A toolkit for monitoring the effectiveness of interventions to subpopulations

Feb. 13, 2023 / By Matthew Ferrara

A recent letter from the Centers for Medicare & Medicaid Services (CMS) to State Medicaid directors reminded me again of the critical importance of data-driven decision making and outcomes measurement to continuously assess what is working and what can be improved. This is critically important to Medicaid agencies and state budget writers, as state spending on Medicaid comprises an ever-increasing share of overall state budgets. As of 2020, this share was 19 percent across all states.¹ 

Across the country, Medicaid agencies and contracted health plans are pursuing innovative strategies to improve outcomes for their enrolled populations, including the use of in lieu of services or settings (ILOS) and services targeting unmet health-related social needs (HRSNs). Central to most states’ strategies are the use of federal waivers and leveraging full risk contracts with health plans. States, and by extension health plans, employ value-based contracting principles to signal priorities and help them achieve improved outcomes. They are leveraging data and analytics to support measurement of progress toward those goals. These and other levers have the potential to improve quality and/or the bend of the cost curve. However, progress may not be evenly distributed, and high level trends often do not reveal quality deficits and/or excess costs for certain subpopulations.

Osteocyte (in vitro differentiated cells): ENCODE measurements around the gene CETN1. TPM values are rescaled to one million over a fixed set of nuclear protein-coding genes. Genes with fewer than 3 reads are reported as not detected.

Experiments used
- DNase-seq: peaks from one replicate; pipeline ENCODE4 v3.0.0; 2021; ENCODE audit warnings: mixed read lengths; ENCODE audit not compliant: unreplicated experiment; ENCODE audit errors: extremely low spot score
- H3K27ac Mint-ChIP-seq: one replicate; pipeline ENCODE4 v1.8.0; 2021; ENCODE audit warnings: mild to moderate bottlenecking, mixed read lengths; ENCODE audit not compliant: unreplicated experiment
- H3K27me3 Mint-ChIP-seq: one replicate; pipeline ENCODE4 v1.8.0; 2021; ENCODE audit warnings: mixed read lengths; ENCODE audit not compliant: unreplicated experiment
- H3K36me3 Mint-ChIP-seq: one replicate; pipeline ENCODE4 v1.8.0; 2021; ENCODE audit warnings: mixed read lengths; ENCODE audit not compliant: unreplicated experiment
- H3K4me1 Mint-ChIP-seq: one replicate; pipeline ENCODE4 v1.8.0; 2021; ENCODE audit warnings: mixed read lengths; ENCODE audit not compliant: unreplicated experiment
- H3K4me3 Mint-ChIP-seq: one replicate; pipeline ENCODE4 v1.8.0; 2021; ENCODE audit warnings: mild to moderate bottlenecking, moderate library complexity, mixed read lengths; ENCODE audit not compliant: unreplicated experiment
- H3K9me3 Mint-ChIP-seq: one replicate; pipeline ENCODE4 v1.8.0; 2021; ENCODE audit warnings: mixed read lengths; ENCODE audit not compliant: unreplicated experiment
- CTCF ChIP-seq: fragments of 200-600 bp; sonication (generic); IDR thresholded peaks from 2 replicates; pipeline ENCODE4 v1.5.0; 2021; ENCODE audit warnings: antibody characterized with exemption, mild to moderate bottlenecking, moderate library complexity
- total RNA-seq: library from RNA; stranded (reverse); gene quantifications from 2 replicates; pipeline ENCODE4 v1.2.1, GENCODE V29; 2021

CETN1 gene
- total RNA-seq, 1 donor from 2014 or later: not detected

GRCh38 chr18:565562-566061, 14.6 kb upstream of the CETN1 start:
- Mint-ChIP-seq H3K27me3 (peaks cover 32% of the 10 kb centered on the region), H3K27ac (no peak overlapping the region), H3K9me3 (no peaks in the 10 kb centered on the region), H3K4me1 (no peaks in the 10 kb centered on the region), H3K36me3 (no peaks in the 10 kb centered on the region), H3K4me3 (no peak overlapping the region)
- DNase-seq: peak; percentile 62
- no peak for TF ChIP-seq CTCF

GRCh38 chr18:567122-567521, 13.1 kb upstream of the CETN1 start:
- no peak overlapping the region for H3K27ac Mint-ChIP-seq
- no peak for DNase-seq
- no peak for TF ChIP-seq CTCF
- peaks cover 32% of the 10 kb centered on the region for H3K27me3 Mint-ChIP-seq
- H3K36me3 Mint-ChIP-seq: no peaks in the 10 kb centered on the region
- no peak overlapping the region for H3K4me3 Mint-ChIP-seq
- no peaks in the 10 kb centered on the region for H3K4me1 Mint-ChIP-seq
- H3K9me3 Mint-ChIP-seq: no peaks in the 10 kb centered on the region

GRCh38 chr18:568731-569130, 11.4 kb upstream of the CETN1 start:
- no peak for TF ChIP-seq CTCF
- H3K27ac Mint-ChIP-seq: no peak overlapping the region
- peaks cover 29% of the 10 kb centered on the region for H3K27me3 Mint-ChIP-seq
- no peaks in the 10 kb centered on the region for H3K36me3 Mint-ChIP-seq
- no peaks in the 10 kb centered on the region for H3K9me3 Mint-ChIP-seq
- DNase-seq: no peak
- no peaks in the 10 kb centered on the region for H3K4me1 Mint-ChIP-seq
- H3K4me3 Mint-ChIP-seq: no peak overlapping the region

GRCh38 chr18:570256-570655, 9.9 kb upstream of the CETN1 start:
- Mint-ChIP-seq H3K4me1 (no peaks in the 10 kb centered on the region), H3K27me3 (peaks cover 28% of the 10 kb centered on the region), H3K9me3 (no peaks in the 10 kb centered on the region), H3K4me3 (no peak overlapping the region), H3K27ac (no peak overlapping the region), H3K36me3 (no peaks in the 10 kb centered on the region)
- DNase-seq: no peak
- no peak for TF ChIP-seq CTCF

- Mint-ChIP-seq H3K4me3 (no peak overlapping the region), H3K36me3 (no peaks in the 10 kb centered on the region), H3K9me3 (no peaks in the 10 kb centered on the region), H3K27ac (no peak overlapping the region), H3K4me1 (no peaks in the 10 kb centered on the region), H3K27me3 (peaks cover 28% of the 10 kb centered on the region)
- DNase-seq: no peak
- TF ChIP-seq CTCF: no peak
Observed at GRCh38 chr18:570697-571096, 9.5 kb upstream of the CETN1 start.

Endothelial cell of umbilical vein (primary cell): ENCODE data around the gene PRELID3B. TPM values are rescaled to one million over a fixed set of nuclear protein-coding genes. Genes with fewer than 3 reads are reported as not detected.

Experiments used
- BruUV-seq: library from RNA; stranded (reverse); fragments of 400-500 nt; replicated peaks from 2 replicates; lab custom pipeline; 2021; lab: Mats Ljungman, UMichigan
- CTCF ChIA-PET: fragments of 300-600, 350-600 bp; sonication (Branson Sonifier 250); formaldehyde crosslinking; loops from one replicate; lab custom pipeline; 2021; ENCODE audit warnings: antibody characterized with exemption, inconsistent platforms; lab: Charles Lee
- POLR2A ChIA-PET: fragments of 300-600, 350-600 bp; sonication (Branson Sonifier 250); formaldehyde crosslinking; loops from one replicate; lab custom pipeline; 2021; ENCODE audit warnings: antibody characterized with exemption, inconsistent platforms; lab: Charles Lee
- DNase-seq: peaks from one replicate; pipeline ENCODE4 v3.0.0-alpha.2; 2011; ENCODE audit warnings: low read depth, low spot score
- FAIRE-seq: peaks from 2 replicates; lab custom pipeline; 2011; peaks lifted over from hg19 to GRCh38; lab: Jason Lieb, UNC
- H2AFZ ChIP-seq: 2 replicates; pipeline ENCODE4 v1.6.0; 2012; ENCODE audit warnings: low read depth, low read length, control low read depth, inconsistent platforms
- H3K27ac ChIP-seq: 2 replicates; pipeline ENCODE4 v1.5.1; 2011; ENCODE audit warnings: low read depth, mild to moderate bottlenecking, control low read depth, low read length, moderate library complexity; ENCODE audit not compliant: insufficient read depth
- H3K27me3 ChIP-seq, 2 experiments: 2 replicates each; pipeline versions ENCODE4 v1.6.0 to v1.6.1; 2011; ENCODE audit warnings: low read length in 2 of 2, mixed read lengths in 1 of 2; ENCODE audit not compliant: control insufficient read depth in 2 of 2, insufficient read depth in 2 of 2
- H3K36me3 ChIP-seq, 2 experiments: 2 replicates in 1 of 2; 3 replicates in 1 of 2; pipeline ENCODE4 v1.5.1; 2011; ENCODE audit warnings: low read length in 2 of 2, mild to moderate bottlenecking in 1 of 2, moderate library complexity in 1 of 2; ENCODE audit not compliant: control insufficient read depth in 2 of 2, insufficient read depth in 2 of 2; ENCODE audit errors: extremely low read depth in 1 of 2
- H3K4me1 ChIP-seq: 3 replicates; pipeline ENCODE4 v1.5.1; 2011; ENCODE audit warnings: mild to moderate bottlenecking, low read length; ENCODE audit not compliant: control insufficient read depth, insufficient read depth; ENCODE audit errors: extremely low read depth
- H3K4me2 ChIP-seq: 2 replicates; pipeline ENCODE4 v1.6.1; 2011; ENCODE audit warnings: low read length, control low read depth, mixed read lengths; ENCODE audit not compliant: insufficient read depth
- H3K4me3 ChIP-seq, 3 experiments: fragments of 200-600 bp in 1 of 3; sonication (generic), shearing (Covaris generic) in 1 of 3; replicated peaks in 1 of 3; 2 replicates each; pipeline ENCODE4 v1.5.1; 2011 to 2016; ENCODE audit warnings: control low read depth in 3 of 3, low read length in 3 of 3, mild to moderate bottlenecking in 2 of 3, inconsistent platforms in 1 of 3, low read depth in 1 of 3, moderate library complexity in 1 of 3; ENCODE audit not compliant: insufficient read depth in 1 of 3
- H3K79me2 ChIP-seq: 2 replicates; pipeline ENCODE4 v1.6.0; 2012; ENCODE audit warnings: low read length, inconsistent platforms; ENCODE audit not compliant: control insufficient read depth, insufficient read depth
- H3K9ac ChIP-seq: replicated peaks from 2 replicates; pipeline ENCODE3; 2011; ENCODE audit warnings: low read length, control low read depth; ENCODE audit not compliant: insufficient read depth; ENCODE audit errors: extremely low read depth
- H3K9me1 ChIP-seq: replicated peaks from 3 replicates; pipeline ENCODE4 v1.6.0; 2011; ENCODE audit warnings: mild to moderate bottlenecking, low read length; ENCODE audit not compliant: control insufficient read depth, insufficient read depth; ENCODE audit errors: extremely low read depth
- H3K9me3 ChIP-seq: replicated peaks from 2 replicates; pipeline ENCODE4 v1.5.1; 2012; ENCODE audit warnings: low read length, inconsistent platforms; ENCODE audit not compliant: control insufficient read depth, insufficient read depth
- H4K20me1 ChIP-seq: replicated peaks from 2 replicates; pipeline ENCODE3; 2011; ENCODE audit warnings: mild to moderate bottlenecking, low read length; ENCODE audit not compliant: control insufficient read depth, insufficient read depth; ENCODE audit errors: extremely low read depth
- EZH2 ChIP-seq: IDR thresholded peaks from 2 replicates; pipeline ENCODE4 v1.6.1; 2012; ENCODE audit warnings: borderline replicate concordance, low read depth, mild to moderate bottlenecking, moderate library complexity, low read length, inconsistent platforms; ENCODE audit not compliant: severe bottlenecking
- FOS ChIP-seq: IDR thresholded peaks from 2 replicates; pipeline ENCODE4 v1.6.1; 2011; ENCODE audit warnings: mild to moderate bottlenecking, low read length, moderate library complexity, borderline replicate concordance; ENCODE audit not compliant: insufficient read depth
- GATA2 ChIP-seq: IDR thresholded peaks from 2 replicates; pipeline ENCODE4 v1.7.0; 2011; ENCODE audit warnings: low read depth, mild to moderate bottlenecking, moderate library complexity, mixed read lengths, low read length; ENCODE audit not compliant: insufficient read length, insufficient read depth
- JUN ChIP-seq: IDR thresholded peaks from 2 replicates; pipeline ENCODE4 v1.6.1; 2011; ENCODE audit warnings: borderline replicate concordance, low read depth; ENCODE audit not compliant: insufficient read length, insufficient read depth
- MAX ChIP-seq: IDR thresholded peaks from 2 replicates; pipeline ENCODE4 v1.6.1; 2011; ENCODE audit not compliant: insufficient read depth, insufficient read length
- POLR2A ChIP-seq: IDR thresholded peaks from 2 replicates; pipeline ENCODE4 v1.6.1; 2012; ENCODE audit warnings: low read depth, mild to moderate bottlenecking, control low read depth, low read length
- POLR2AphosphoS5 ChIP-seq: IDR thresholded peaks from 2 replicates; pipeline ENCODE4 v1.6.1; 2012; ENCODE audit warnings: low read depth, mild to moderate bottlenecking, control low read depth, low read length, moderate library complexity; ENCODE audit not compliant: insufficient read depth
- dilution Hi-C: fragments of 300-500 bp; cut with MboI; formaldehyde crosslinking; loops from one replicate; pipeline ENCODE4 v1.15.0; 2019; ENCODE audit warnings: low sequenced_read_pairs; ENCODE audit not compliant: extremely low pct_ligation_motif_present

A November 2021 report done by 3M clinical and economic research outlines a measurement framework for evaluating health care equity. In this report, the authors evaluated the impacts of socioeconomic status (SES) on the performance of health systems. Using individual claim level data for fee-for-service Medicare enrollees and the SES component² of the Center for Disease Control and Prevention (CDC) Social Vulnerable Index (SVI), they evaluated the impact of county level SES on the risk-adjusted performance of health care delivery systems across nine outcome measures in four categories.³